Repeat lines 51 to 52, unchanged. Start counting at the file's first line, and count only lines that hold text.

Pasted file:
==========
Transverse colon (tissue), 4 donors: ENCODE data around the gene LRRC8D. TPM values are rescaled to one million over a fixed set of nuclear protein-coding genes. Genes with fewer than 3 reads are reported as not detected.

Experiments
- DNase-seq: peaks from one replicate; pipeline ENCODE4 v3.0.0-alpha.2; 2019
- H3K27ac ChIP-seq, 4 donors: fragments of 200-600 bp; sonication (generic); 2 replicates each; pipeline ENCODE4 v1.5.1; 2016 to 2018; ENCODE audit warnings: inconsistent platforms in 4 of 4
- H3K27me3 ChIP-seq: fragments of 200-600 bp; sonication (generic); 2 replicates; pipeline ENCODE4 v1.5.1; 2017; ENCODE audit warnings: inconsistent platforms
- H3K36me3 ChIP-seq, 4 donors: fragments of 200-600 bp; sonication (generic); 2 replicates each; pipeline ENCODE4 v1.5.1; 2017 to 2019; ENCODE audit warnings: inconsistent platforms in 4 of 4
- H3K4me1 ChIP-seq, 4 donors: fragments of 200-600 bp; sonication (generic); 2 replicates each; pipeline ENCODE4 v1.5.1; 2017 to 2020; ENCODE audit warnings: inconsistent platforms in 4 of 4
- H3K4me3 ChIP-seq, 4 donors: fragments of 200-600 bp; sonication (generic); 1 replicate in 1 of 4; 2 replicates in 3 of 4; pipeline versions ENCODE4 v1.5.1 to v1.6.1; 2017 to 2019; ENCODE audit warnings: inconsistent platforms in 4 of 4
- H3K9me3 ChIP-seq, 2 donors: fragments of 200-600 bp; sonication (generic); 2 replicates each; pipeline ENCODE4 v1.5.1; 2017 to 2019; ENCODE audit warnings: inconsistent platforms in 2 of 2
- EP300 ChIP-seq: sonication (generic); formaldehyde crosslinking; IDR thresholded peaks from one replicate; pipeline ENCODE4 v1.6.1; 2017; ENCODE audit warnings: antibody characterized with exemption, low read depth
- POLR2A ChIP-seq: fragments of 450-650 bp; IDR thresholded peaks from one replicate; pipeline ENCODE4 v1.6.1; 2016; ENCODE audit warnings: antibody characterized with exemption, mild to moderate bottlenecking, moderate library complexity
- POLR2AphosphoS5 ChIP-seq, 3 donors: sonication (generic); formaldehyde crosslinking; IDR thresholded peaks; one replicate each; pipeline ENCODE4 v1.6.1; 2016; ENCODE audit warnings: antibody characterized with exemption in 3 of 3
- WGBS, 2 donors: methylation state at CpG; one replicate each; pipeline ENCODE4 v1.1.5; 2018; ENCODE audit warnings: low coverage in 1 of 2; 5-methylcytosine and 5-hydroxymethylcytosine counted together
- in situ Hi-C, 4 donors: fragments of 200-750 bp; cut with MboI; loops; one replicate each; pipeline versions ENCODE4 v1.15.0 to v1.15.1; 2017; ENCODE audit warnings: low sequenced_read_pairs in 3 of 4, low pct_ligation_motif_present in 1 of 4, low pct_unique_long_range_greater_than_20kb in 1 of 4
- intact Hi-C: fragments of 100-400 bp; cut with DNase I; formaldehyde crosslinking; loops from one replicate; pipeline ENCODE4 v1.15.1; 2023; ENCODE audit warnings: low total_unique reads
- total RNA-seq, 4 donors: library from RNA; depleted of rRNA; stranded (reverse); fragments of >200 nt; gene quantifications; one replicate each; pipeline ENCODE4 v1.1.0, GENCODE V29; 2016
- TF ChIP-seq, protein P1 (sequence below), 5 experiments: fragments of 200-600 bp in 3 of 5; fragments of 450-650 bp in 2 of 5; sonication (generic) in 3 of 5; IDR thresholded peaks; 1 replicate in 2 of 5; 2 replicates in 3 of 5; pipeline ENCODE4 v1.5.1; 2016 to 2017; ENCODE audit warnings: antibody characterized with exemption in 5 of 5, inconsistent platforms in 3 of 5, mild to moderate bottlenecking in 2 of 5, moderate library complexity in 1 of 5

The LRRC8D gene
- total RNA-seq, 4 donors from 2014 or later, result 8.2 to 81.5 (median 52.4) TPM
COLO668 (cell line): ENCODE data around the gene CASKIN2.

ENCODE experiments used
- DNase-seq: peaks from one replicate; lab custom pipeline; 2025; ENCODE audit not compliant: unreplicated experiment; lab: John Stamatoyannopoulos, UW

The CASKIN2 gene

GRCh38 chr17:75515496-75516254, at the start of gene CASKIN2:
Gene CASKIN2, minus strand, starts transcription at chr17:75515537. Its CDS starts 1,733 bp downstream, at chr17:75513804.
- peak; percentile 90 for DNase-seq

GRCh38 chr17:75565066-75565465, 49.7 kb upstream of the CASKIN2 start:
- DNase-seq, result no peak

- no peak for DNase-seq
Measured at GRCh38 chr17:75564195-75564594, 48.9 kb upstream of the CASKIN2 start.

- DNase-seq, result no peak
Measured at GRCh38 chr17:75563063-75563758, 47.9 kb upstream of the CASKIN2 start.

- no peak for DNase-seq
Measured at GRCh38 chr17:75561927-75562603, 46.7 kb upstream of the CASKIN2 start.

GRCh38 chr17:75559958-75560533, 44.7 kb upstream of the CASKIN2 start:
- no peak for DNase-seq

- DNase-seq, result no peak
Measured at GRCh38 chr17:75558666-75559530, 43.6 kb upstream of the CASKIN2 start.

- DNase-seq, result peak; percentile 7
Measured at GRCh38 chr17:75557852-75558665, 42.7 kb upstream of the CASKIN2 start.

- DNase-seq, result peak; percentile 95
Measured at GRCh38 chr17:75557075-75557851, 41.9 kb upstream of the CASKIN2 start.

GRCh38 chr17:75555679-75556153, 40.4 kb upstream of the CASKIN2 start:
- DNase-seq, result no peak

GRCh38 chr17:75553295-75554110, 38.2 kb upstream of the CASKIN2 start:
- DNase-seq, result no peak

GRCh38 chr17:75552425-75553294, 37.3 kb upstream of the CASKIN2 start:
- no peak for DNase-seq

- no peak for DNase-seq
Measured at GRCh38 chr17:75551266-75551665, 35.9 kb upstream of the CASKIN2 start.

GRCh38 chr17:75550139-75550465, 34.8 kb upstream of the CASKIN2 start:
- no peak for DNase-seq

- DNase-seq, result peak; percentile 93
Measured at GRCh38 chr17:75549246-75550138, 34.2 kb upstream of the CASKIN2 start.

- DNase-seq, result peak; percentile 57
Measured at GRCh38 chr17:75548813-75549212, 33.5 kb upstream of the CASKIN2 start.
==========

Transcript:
GRCh38 chr17:75550139-75550465, 34.8 kb upstream of the CASKIN2 start:
- no peak for DNase-seq